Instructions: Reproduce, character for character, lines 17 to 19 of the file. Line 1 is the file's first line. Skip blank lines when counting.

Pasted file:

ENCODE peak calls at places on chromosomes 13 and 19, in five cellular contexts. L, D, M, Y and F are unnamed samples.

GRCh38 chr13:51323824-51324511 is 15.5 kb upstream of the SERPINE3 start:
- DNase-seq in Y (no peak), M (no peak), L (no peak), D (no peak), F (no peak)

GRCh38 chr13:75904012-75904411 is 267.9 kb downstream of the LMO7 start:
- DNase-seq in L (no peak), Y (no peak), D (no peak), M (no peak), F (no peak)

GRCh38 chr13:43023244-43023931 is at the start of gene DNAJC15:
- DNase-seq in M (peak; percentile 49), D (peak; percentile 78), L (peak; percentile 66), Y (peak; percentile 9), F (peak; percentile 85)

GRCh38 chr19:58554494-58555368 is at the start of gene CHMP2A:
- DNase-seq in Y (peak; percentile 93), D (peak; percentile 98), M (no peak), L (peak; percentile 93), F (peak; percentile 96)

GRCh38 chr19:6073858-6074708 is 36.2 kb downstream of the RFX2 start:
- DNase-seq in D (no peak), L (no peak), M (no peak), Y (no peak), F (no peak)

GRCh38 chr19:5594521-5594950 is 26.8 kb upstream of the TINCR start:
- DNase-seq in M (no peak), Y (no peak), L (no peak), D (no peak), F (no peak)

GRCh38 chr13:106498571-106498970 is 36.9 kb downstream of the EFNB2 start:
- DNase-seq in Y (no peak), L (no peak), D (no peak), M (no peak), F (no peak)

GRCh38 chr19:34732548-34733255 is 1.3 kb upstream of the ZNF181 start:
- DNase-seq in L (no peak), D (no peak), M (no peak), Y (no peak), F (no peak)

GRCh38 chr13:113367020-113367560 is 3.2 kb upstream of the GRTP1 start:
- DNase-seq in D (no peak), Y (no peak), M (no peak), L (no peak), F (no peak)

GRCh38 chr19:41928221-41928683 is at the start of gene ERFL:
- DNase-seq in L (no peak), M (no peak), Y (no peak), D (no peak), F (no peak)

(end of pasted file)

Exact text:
- DNase-seq in L (no peak), D (no peak), M (no peak), Y (no peak), F (no peak)

GRCh38 chr13:113367020-113367560 is 3.2 kb upstream of the GRTP1 start:
- DNase-seq in D (no peak), Y (no peak), M (no peak), L (no peak), F (no peak)